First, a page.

In this environment, it’s amusing to watch the meme of Senator Bernie Sanders, crouched in his jacket and mittens in the chilly wind of the Inauguration, get superimposed on a thousand scenes, because we know it is false. We offer it as entertainment not reality, and we did it “ourselves”—clever photoshopping, the collective imagination at play.


Bernie lands on the moon


A bear with mittens?


However, it is not amusing to watch our collective imagination get played! When parts of the multi-media industry abdicate responsibility for maintaining defined “reality,” the resulting confusion fissures people into wildly divergent storylines. The outfall of anguish and anger is tearing up the lives of ordinary families, former friends and coworkers, religious congregations, and the aisles of Congress. This is a perilous moment in which our drive for meaning makes us vulnerable to technologies and influences that have outpaced our capacities for discernment. In this story stew, the loss of a cohesive national narrative is profoundly dangerous—as January 6, and whatever comes next, makes clear.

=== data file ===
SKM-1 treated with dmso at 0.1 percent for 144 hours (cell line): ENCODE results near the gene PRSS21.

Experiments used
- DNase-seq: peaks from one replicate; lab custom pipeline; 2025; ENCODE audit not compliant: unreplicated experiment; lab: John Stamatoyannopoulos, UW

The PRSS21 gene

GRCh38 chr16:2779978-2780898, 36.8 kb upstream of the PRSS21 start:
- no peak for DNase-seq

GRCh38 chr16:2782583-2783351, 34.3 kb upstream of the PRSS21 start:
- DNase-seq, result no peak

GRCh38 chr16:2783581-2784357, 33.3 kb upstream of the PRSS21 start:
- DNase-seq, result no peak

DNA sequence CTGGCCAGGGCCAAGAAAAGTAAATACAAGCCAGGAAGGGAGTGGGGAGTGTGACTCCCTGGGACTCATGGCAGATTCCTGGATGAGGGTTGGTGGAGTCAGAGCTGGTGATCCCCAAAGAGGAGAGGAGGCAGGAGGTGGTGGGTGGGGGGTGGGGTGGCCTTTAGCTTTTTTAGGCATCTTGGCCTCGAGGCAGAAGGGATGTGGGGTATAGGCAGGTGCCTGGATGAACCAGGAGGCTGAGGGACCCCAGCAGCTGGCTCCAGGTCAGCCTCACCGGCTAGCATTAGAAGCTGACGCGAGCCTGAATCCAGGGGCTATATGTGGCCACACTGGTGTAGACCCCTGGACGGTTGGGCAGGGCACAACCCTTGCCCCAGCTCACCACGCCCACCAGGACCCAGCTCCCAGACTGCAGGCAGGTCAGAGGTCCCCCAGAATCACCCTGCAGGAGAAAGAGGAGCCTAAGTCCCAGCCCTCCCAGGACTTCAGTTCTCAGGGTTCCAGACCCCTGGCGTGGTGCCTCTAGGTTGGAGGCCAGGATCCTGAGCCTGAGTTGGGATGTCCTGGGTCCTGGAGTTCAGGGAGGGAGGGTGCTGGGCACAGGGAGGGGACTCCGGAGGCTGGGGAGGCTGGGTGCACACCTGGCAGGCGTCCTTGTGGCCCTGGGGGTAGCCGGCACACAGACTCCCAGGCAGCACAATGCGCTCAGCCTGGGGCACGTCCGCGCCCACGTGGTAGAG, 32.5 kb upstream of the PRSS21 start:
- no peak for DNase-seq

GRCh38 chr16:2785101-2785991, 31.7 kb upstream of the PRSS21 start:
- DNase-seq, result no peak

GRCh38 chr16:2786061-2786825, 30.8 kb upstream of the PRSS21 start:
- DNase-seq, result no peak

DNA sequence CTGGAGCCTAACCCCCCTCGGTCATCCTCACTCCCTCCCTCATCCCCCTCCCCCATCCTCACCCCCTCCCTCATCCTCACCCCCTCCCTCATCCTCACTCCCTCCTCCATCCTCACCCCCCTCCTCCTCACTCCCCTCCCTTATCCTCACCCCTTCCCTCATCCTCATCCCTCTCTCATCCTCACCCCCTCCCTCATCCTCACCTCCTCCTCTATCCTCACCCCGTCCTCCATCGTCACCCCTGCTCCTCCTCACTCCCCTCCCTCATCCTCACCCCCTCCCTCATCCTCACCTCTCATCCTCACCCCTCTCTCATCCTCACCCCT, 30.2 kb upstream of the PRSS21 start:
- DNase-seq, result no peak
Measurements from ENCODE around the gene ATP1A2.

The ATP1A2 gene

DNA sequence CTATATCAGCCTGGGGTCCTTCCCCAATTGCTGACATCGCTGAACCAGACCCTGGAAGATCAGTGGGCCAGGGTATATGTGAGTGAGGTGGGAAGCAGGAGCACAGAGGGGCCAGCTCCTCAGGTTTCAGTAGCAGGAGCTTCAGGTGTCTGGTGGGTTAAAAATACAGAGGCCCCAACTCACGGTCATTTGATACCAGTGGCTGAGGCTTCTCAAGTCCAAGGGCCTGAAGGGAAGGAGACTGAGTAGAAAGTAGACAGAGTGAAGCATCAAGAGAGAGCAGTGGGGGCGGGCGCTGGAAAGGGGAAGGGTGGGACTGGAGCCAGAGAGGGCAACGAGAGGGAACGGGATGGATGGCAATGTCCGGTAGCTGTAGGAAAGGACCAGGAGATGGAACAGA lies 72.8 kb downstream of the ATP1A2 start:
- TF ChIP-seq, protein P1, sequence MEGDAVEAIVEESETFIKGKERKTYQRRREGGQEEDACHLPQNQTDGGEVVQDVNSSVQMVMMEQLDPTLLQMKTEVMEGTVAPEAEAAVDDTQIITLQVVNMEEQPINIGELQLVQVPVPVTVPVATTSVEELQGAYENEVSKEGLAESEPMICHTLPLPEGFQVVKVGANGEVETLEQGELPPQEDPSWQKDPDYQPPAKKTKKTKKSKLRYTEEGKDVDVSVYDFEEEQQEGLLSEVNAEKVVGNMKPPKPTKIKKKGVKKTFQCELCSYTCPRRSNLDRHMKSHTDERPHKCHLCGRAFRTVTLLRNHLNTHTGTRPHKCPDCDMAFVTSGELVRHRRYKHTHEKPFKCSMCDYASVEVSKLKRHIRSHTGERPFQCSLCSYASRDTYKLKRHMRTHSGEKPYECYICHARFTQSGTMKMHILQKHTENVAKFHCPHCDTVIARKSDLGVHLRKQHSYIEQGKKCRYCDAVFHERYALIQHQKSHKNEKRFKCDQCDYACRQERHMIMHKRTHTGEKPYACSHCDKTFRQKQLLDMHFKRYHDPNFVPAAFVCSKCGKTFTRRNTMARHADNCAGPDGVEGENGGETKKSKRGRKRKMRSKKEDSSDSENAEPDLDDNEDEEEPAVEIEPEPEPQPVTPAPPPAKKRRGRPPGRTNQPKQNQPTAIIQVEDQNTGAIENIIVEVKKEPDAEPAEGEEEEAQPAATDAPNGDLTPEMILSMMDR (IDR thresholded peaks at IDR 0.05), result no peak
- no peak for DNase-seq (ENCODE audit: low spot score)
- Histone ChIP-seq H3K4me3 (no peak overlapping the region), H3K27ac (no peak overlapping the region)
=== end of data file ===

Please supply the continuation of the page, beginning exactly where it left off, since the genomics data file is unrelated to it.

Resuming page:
Beyond geography and economy, a nation state is a complex narrative of identity about who we are and how our country behaves within a world of nations. Stories shape national identity and form the foundation of our actions, from the level of policy to personal behavior toward one another.